Understanding how the air and sea interact and affect each other during hurricane conditions is crucial in predicting the storm track, its intensity, storm surges, and ocean wave fields. When scientists create computer models to help them assess the parameters of a hurricane, they must take into account not only the atmospheric conditions of the storm, but also the conditions in the ocean, including the age and the frequency of waves.
In the current issue of the Journal of the Atmospheric Sciences, University of Rhode Island physical oceanographers Il-Ju Moon, Isaac Ginis and Tetsu Hara have published two companion papers that investigate the how surface waves and wind affect the dynamics of growing seas and complex seas under extreme hurricane conditions using a combination of computer models. Other collaborators on the project include Stephen Belcher, Department of Meteorology, University of Reading, Berkshire, England, and Hendrik Tolman, the NOAA National Center for Environmental Prediction Environmental Modeling Center, Camp Springs, MD.
The team of scientists combined three computer models to ascertain their results. The NOAA WAVEWATCH III ocean surface wave model accounts for wind input, wave-wave interaction and dissipation due to whitecapping, and wave-bottom interaction. The equilibrium spectrum model, created by Hara and Belcher, estimates the effect of the wind on the ocean by taking into account the stress caused by the waves. The wave boundary layer model, also created by Hara and Belcher, explicitly calculates the near-surface wind profile, as well as the surface drag created by the waves. In the first study, the combined model predicted the effect of the wind-wave interaction by calculating how the waves contribute to the dynamics of a mature and growing sea. The second study followed the same approach, but focused on the effect of surface waves on air-sea exchange in extreme complex seas forced by tropical cyclones.
The scientists found a new characterization of the effect of surface waves on air-sea momentum under hurricane wind forcing. The size and location of the waves as well as the wind speed and direction and their impact on the other create a variety of conditions that can affect the track and intensity of a hurricane. The research team determined that the coupling of a surface wave model with a hurricane model is necessary for accurate predictions of track and intensity. This finding is significant because the wind-wave interaction is presently ignored by hurricane prediction models.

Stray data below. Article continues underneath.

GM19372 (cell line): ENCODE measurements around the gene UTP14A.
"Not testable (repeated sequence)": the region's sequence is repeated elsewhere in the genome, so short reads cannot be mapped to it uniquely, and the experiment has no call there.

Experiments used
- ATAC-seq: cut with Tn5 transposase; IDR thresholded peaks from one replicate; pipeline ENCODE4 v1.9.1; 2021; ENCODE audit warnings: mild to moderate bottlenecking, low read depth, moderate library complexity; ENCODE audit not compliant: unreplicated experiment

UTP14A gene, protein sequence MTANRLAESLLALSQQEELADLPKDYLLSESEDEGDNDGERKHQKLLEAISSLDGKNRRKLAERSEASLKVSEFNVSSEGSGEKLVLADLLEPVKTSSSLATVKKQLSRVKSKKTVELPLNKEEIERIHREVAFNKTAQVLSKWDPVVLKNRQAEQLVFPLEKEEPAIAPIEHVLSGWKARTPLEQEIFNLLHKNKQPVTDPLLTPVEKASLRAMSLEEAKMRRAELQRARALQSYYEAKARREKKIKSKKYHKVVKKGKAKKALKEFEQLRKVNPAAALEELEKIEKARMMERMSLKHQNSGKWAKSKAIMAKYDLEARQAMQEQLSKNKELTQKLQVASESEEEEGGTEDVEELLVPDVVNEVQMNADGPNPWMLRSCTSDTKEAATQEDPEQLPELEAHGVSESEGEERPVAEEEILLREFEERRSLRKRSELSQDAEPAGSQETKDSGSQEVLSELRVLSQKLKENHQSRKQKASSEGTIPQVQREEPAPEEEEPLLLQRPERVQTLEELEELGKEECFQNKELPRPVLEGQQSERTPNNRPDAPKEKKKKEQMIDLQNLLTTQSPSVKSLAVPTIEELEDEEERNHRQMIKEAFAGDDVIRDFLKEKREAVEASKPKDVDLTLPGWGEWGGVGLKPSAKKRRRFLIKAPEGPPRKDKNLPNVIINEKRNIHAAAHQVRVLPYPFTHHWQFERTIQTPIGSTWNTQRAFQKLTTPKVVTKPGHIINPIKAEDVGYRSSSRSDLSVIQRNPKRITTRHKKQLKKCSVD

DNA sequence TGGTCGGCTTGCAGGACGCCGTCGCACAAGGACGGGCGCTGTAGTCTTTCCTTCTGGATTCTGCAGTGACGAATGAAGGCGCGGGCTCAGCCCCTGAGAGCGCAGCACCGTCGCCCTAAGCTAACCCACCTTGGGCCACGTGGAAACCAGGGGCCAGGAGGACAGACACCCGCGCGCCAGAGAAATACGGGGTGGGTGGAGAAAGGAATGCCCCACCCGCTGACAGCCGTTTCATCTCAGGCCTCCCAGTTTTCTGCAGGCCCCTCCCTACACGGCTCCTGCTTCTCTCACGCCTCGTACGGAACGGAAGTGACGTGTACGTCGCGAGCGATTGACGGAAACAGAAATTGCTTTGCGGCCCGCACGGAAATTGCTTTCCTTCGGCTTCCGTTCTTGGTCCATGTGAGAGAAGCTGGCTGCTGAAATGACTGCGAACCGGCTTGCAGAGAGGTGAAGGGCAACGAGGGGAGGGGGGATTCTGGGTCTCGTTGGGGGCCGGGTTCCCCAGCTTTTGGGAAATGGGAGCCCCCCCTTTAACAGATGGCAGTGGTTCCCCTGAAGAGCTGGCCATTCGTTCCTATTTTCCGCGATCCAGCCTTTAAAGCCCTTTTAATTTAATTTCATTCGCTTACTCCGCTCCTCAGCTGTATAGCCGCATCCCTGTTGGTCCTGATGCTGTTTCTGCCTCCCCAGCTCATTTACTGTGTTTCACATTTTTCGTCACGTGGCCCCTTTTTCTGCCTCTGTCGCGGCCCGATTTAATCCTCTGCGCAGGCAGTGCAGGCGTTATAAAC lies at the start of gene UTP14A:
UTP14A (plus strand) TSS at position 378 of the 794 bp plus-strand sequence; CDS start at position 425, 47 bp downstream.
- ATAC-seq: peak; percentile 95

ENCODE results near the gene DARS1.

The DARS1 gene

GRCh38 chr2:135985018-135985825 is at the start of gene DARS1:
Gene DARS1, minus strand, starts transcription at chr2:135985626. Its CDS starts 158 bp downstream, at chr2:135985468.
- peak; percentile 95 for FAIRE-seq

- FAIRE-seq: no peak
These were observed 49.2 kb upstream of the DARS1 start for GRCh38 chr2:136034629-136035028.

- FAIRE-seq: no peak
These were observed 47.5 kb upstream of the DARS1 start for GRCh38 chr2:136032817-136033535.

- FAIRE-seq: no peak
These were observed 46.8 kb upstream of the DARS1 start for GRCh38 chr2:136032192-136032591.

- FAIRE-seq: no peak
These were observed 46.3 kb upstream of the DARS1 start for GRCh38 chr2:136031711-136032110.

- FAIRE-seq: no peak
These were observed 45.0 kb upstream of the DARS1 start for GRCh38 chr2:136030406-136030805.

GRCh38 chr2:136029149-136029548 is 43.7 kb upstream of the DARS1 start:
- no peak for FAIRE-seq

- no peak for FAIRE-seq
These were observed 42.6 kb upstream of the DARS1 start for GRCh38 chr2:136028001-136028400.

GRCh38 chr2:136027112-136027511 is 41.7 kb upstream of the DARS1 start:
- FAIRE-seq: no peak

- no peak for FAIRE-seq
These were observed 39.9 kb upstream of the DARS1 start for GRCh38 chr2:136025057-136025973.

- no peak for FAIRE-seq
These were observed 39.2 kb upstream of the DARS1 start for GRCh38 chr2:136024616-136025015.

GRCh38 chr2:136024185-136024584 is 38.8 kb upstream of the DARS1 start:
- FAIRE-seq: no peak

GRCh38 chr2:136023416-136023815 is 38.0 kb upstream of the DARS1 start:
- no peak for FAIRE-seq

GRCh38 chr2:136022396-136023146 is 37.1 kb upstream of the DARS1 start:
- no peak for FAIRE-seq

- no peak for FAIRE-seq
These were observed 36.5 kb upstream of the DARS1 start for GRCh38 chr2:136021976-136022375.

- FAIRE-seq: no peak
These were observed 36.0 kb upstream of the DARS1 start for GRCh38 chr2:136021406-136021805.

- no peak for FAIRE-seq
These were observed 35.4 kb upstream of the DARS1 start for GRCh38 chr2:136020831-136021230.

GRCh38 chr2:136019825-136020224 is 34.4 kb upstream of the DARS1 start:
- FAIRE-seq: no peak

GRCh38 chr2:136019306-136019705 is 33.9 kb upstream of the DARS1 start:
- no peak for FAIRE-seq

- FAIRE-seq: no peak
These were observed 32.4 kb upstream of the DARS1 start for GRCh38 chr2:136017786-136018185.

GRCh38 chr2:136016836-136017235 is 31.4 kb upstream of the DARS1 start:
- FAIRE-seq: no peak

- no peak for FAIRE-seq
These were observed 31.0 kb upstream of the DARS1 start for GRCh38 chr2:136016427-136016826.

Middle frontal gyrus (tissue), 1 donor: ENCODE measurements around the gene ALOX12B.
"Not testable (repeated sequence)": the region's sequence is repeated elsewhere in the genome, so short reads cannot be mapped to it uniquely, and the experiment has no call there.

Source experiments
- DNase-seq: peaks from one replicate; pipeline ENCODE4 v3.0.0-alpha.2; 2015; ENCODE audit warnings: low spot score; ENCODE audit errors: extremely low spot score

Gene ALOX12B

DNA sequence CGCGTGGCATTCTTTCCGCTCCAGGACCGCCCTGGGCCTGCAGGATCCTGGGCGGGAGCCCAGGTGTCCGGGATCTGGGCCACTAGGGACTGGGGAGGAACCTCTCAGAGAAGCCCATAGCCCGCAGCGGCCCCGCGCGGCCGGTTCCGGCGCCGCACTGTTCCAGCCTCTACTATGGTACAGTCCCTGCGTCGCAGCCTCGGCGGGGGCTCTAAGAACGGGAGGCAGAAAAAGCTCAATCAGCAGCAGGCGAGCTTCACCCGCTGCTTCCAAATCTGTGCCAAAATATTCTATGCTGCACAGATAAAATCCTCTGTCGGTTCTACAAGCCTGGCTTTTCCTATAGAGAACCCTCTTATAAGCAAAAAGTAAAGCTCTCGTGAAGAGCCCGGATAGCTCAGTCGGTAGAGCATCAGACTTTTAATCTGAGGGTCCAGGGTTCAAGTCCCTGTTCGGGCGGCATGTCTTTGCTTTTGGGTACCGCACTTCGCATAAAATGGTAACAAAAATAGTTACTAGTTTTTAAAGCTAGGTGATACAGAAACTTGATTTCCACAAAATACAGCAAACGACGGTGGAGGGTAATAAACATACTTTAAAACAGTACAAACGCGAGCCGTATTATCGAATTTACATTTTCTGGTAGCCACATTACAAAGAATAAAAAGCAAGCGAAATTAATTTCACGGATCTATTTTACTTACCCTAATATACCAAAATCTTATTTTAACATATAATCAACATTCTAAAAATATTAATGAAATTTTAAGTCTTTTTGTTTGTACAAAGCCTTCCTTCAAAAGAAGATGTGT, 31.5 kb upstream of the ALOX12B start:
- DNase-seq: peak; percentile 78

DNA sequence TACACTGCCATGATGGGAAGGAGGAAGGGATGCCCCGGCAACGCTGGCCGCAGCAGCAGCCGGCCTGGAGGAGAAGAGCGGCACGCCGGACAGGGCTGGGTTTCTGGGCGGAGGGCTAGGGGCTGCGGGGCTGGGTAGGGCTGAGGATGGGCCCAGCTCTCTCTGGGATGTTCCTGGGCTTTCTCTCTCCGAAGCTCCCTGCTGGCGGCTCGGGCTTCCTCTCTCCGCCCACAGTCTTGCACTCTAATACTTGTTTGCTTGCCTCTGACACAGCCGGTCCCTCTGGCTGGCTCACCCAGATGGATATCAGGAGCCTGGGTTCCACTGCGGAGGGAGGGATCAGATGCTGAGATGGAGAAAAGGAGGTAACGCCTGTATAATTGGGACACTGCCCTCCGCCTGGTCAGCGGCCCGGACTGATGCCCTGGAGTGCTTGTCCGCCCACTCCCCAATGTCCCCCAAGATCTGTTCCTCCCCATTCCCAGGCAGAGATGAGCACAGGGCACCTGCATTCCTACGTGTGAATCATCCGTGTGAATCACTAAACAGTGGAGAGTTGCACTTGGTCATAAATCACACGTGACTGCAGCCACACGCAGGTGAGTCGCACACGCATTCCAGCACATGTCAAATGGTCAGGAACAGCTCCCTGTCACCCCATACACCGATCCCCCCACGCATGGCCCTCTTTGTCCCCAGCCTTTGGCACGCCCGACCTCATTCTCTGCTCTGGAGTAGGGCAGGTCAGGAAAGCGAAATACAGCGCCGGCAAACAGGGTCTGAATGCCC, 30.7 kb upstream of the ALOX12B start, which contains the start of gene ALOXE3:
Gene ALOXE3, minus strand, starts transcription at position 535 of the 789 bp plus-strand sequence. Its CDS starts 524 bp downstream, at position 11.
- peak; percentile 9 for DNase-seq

"There have been impressive strides taken in the quality of hurricane track forecasting over the last 10 years mainly due to improved computer models," said Ginis. "However, there appears to be still limited skill in predicting storm intensity changes. In light of the fundamental role the air-sea interaction processes play in supplying energy to the hurricane, our results seem to be promising for major improvements in hurricane intensity forecasting."
The combined models used in this project have helped scientists to further understand the interaction of the atmosphere and the ocean by introducing parameters that describe the ocean waves under high wind conditions, including during a tropical cyclone. Additional factors, such as the effect of breaking waves and sea spray, may also play an important role in air-sea interaction and momentum, but the team of scientists predicts that adding parameters will only further confirm their results.
The URI Graduate School of Oceanography is one of the country's largest marine science education programs, and one of the world's foremost marine research institutions. Founded in 1961 in Narragansett, RI, GSO serves a community of scientists who are researching the causes of and solutions to such problems as harmful algal blooms, global warming, air and water pollution, oil spills, overfishing, and coastal erosion. GSO is home to the Coastal Institute, the Coastal Resources Center, Rhode Island Sea Grant, the Institute for Archaeological Oceanography, the Pell Marine Science Library, and the National Sea Grant Library.
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